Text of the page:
Posts tagged ‘electricity basics’

2011 May 16 22:37

World's Simplest Generator

Constructed the world's simplest generator, as per the instructions on William Beaty's site.

Magnet wire was hard to come by, so I just ordered a solenoid, which is a device that produces a magnetic field when an electric current is passed through it. I pried open the solenoid to find hundreds upon hundreds of revolutions of thin magnet wire.

I inevitably wound the wire too tight upon the first attempt, which constricted the movement of the magnets.

I was much more meticulous in making the box a bit wider for the magnets to have some leeway the second time around. I also wound the magnet wire loosely around the box.

The cost breakdown follows:

SourceQuantity Price ($)
Bulb (25 mA)Radio Shack11.49
CardboardUPS packaging1-
MagnetsRadio Shack47.99
NailLocal hardware store10.20
SolanoidElectronic Goldmine12.29
Bulb (25 mA)Radio Shack11.49
Grand Total13.46

2011 May 9 17:52
by roma

Magnetism and Supplies for Generator Project

After finishing DC electricity last week, I decided to learn magnetism in preparation for the Ultra-Simple Generator Project. The magnetism videos on, which I finished today, gave me a pretty good understanding of the most important concepts.

Today, the solenoid I ordered for the generator project arrived. I ordered a multimeter and a breadboard for future projects, as well. I expected the breadboard to be bigger than it was.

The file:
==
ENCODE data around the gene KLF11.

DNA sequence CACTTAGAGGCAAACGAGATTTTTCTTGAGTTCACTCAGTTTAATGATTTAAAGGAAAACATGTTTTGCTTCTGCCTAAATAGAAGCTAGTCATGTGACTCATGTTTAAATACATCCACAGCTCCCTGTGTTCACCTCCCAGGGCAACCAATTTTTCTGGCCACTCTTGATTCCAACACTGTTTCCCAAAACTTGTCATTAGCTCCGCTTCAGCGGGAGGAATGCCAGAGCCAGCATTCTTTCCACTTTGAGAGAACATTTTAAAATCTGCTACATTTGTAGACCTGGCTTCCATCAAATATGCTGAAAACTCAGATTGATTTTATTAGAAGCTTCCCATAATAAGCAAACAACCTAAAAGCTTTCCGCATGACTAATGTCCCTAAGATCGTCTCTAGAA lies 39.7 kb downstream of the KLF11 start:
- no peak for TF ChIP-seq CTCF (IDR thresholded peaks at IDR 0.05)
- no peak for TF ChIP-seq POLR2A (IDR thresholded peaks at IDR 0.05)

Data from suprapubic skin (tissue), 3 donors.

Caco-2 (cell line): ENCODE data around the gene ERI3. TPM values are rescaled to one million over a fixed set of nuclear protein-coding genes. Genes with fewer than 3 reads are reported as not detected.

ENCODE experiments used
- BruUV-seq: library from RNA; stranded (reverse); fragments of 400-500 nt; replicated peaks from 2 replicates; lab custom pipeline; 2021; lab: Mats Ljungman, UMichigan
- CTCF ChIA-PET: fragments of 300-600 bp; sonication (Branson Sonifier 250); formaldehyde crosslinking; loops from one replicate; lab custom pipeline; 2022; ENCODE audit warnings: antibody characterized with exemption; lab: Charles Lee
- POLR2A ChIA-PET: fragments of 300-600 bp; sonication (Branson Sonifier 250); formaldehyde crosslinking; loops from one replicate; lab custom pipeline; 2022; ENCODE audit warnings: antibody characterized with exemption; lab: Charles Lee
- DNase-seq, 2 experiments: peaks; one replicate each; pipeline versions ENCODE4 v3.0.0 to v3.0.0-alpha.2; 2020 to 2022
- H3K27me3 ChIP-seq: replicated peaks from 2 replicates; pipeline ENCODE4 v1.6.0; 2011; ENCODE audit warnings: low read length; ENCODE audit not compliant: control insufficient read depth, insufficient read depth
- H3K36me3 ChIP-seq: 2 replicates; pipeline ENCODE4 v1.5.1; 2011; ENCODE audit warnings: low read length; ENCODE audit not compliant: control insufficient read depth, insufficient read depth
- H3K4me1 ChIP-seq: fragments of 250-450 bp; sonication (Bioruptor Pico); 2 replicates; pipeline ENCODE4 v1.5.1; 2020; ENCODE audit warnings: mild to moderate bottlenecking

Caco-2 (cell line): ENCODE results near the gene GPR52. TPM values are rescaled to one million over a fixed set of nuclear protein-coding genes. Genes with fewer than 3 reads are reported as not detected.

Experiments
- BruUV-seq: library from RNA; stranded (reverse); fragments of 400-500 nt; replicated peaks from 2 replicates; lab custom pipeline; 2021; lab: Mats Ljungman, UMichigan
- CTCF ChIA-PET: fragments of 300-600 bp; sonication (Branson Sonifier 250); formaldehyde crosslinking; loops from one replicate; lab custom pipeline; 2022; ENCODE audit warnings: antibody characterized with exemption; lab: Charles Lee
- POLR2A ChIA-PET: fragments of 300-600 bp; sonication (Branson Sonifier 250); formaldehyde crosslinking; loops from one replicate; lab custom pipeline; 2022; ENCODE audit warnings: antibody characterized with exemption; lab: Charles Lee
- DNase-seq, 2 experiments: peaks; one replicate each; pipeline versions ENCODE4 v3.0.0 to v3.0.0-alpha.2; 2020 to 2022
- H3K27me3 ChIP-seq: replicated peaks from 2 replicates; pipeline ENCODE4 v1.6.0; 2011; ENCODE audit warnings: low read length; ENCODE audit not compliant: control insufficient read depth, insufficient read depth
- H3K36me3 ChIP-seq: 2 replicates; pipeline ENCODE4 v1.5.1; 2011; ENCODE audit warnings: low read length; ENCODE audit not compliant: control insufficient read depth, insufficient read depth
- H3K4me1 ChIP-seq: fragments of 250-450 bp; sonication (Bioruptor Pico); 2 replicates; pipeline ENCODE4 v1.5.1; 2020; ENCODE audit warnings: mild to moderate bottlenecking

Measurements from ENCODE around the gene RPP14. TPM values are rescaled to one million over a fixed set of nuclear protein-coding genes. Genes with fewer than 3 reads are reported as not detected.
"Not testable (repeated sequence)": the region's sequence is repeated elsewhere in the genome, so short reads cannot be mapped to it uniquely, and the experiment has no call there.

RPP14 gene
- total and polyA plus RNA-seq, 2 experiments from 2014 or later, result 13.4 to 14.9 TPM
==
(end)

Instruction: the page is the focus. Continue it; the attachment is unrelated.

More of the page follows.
2011 May 4 13:10
by roma

DC Electricity Review

One of the most important things in making sure that information is retained is to review it after learning. I got electricity down last week quite well, but haven't done a thorough review. So I decided to do the DC electricity test in Gibilisco's Demystifying Electricity.

The answer to the following problem (pg. 99) was e.

Seems to me like we may actually be able to figure this out:

E1 = (.07 A)(100 Ohms)
= 7 V

E2 = (.1 A) (100 Ohms) = 10 V

Etot = 10 V + 7 V = 17 Volts

We know that the resistances of I3 and I4 are equal. The voltage will be split in two, and so the currents should be equal as well.

V3 = V4 = 17 V/2 = 8.5 V

I3 = I4 = (8.5 V) / (100 Ohms) = 0.085 A

I've posted this question on for help.

2011 April 22 10:16
by roma

Why Does a Battery Run Down?

Why does a battery run down?

Imagine zinc at the anode and copper at the cathode. The zinc forms a Zn2+ electrolyte and the electrons travel through the circuit. They wind up at the copper cathode and are then transferred into the electrolyte that contains positive copper ions.

A K2SO4 salt bridge connects the Zn2+ and Cu2+ electrolytes. The K+ ions in the salt bridge migrate toward the copper electrolyte and accept the electrons that are coming into the electrolyte from the circuit through a porous membrane. These electrons are transferred to the SO42- side of the salt bridge. The SO42- ions have migrated to this side because they are attracted by the zinc cations in the electrolyte. The electrons then pass through the SO42- ions, into the electrolyte and eventually back into the wires.

What causes the battery to run down?

2011 April 20 14:19
by roma

Who Knew Understanding Electricity Boosts Confidence?

I've gone through all but one of the electricity lessons on With illustrations and interactive applets through which I can see the effects of manipulating the voltage and current, this site has given me an understanding of the topic that was taking weeks to achieve otherwise.

I posted answers in the comments section of posts which had unresolved electricity-related questions. I posted questions about the concepts that are still not perfectly clear on

Additionally, I joined the forum. I'm assuming there are a lot of resources on this site that I'm not yet familiar with. One thing that caught my eye was the experiments section. The very simple computer sounds cool.